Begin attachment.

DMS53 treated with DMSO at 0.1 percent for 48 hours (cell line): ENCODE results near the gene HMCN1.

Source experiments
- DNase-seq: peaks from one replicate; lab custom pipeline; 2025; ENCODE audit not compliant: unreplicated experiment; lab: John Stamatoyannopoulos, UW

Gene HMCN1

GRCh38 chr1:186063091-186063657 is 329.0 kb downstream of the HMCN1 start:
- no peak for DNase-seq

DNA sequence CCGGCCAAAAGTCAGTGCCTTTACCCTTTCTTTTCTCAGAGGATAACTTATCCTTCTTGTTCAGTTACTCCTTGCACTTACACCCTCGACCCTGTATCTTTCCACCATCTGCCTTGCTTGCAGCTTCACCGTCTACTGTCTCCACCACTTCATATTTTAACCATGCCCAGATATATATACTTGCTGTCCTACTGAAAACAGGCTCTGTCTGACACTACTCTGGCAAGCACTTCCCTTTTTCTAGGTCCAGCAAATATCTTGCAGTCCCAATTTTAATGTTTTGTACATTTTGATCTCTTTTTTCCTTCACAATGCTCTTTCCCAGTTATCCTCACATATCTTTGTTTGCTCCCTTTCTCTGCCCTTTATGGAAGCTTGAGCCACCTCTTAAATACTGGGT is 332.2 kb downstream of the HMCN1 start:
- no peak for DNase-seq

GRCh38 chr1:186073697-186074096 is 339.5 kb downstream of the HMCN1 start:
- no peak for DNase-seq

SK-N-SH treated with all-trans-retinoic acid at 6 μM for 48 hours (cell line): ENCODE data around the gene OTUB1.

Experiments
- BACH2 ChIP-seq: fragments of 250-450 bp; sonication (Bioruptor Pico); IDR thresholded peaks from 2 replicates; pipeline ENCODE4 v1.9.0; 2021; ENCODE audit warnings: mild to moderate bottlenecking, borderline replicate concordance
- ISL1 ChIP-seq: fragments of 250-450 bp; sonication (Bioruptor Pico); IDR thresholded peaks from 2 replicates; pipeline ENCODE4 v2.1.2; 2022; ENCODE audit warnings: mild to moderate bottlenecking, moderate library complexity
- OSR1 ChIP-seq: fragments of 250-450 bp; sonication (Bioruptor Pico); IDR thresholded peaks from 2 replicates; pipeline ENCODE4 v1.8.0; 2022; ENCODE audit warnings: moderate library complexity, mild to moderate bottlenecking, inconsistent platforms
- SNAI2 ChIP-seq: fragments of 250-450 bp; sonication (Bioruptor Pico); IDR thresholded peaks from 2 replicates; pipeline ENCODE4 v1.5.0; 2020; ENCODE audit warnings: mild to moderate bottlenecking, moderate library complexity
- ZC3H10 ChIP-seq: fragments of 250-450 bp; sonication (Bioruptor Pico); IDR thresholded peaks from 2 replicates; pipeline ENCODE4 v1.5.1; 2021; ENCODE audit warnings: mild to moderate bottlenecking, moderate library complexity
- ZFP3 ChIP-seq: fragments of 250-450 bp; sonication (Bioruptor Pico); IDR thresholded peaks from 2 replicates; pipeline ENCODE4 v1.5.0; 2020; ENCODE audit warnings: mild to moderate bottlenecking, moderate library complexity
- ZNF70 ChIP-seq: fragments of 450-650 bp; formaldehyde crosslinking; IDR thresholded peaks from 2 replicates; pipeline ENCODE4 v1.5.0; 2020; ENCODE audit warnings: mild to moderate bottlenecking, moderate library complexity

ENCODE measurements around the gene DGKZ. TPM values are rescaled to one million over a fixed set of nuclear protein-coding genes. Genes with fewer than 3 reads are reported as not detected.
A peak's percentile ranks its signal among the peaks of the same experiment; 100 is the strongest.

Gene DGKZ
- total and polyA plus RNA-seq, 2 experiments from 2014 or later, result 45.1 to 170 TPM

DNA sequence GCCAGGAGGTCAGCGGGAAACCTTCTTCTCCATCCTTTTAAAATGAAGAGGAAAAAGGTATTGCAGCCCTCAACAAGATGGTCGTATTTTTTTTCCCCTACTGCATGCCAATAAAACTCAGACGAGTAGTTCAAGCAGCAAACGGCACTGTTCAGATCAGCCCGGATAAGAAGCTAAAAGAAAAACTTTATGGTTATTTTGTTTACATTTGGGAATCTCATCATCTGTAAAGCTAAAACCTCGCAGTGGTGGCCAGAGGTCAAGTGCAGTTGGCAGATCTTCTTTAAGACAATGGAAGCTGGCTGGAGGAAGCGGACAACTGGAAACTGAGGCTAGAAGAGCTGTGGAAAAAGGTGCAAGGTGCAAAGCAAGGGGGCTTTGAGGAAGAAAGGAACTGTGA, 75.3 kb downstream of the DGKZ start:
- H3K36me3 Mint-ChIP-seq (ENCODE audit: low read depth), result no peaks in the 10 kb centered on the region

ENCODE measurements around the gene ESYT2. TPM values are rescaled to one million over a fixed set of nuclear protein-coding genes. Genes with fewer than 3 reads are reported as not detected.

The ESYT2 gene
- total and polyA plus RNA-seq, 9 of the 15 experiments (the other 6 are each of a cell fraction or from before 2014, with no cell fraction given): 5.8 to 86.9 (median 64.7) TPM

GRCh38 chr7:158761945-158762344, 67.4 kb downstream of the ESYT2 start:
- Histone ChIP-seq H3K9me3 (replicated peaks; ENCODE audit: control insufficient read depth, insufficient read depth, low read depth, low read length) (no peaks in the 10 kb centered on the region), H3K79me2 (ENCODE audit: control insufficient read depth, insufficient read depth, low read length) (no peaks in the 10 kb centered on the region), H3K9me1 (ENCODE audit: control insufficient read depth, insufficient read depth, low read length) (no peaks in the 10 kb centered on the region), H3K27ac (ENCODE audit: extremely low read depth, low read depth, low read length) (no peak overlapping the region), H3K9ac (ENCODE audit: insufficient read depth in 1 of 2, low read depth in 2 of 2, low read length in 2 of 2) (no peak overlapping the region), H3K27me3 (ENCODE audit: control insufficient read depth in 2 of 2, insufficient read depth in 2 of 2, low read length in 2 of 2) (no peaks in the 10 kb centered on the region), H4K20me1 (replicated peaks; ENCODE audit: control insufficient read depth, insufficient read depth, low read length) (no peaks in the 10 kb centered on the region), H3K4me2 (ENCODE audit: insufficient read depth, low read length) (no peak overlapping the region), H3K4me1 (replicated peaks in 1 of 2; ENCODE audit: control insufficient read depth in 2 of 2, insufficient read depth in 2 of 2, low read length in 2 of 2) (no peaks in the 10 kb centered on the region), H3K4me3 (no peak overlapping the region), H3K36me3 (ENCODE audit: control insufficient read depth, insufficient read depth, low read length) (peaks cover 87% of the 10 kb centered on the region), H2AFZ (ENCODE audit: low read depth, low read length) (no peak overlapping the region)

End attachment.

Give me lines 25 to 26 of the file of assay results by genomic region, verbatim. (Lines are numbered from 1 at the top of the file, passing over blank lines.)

- H3K36me3 Mint-ChIP-seq (ENCODE audit: low read depth), result no peaks in the 10 kb centered on the region

ENCODE measurements around the gene ESYT2. TPM values are rescaled to one million over a fixed set of nuclear protein-coding genes. Genes with fewer than 3 reads are reported as not detected.